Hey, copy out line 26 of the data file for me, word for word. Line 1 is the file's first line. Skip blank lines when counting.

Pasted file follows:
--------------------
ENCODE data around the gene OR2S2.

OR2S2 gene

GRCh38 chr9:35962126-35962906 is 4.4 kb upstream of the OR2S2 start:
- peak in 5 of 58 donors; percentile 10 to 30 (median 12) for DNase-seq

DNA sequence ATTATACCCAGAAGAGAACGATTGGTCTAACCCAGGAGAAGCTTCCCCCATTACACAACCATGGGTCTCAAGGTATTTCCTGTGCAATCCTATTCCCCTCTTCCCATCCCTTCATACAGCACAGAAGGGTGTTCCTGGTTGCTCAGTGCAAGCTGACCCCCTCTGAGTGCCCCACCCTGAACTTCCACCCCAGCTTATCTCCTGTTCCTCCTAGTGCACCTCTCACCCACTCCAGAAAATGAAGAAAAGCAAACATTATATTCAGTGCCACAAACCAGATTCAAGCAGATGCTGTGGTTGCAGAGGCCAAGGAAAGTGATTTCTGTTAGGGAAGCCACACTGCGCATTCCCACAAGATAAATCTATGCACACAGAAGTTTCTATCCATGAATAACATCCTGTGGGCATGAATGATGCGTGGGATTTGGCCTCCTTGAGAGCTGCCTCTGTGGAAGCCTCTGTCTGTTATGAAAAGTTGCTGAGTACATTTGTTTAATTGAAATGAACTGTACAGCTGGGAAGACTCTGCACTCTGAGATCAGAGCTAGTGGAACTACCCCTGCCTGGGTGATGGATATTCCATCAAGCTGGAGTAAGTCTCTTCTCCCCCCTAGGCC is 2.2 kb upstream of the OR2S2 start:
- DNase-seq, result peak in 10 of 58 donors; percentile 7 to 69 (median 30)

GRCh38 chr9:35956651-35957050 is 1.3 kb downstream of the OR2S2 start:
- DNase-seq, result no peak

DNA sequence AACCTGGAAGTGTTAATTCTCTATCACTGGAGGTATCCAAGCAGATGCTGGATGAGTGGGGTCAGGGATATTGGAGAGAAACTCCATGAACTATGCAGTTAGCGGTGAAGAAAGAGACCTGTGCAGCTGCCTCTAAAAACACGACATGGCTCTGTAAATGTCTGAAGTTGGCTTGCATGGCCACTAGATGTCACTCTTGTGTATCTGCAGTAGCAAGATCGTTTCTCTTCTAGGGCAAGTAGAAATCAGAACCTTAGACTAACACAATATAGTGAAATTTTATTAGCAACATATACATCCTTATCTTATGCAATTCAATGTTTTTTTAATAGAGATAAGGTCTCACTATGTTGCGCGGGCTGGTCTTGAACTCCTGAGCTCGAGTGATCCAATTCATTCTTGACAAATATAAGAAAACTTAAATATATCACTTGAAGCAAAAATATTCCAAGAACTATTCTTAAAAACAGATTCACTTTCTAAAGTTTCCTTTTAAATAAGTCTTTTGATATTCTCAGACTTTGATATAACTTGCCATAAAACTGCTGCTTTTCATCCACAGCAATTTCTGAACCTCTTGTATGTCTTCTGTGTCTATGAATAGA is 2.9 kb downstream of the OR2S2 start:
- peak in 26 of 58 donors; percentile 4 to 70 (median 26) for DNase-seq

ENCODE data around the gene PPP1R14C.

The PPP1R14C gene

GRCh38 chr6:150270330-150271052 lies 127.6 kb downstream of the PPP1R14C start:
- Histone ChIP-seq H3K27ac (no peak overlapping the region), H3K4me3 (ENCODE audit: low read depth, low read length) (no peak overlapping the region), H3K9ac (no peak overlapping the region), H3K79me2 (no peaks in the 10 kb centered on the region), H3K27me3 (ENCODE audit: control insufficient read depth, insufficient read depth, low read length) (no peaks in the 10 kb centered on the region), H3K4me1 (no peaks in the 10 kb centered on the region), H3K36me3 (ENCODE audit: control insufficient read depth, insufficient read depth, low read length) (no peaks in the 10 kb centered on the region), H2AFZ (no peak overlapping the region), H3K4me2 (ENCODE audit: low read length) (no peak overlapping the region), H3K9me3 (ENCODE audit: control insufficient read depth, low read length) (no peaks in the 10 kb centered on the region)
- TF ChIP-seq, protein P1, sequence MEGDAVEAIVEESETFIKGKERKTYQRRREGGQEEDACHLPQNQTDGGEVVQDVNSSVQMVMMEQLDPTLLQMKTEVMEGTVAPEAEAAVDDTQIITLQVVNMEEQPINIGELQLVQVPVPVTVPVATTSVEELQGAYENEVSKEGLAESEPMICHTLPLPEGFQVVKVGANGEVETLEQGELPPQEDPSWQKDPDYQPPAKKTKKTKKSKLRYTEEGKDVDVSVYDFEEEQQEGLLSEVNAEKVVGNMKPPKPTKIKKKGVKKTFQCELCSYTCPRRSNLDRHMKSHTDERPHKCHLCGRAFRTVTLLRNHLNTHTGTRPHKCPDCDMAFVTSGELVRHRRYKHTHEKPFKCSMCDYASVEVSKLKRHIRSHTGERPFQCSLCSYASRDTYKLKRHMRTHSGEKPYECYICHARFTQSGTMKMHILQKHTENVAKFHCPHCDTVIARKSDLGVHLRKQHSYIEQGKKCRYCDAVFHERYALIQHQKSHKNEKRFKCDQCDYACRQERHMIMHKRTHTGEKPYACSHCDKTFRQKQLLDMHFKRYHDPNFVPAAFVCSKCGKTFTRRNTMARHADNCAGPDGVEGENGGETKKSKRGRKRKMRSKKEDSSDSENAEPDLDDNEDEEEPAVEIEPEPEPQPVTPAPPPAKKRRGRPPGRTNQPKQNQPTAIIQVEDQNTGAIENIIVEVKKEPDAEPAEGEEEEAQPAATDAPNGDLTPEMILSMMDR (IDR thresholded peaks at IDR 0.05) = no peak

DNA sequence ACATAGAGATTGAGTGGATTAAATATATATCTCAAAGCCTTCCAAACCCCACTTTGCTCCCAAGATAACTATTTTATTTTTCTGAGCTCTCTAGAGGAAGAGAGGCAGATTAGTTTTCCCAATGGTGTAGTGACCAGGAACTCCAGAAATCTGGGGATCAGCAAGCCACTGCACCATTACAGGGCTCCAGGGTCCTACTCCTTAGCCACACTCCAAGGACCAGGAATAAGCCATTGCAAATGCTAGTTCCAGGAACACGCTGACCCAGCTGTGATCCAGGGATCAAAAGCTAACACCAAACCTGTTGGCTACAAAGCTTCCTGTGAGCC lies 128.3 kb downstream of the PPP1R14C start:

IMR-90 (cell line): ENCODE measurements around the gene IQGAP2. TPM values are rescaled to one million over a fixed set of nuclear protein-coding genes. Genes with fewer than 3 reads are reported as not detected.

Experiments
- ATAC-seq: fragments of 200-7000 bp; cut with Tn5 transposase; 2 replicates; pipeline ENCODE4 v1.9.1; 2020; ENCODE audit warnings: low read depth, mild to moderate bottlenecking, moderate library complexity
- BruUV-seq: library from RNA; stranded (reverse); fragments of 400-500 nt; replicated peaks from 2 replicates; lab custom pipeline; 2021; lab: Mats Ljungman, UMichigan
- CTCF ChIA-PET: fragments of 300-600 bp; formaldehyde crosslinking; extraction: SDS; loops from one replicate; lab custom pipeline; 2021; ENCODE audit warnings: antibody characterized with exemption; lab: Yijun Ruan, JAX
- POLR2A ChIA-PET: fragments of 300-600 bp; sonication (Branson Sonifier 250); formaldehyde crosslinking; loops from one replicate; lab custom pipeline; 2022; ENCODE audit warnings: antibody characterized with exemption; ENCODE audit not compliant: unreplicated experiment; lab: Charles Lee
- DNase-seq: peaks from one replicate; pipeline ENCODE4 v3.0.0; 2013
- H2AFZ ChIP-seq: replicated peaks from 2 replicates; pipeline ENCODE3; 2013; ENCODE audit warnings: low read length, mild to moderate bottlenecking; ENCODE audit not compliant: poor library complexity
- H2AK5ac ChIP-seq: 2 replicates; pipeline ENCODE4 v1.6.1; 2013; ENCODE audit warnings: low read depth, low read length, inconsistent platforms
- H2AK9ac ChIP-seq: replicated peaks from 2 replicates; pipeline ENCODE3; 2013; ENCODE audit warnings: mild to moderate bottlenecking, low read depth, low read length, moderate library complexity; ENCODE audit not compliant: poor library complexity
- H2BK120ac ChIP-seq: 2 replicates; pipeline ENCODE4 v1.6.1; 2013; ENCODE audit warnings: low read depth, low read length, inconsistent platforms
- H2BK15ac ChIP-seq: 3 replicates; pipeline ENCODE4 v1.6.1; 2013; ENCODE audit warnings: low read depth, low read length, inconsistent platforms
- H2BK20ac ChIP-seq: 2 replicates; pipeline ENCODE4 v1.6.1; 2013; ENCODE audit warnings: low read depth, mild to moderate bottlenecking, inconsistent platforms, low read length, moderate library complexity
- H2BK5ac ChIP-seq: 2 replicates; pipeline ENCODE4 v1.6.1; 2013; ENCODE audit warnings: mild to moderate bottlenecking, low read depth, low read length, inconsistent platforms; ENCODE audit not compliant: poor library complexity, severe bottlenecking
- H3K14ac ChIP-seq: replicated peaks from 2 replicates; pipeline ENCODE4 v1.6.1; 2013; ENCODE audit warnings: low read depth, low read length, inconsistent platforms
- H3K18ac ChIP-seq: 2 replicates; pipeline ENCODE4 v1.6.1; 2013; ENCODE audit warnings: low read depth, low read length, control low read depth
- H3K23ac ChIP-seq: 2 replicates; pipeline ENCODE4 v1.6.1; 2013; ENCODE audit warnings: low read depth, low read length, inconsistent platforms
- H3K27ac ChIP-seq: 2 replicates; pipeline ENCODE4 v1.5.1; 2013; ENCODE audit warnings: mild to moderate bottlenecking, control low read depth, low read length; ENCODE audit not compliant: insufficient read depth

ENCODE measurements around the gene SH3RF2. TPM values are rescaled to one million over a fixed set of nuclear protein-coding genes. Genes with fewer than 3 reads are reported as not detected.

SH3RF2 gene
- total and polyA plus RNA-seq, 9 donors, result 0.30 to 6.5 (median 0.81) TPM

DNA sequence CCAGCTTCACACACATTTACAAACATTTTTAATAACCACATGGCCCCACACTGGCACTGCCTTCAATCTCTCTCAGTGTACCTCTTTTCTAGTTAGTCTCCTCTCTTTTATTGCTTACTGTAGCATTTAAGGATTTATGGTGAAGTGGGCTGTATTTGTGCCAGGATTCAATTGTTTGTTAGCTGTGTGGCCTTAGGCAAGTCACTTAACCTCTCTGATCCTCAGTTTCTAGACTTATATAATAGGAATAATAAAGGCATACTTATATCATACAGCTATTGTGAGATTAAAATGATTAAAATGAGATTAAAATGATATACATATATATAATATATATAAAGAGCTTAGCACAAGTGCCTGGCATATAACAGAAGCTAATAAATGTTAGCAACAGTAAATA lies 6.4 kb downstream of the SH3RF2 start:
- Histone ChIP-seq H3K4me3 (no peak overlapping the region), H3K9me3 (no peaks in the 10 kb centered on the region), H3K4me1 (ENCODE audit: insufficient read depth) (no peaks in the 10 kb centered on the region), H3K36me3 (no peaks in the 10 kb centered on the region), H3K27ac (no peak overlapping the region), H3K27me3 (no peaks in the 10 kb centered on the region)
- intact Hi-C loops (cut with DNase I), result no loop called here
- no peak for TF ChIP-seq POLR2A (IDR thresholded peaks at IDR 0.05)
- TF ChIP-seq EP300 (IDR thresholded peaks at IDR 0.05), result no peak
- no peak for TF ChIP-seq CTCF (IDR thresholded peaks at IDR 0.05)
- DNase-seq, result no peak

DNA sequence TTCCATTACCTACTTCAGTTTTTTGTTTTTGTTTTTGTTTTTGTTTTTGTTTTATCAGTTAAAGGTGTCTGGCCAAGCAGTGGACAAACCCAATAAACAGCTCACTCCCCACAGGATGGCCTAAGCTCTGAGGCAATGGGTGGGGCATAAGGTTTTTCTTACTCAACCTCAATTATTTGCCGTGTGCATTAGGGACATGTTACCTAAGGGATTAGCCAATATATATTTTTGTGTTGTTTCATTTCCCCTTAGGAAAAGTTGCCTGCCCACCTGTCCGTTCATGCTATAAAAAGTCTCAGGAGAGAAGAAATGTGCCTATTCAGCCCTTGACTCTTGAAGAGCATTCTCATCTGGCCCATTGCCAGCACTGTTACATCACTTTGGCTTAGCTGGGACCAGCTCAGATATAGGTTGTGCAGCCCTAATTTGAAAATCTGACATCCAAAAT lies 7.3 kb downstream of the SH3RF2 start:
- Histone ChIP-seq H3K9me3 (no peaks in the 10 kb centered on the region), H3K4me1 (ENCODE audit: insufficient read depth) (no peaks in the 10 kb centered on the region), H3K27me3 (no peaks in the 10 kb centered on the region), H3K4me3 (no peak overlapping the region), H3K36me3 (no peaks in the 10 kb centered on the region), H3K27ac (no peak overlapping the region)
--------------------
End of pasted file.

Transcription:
- H2AK9ac ChIP-seq: replicated peaks from 2 replicates; pipeline ENCODE3; 2013; ENCODE audit warnings: mild to moderate bottlenecking, low read depth, low read length, moderate library complexity; ENCODE audit not compliant: poor library complexity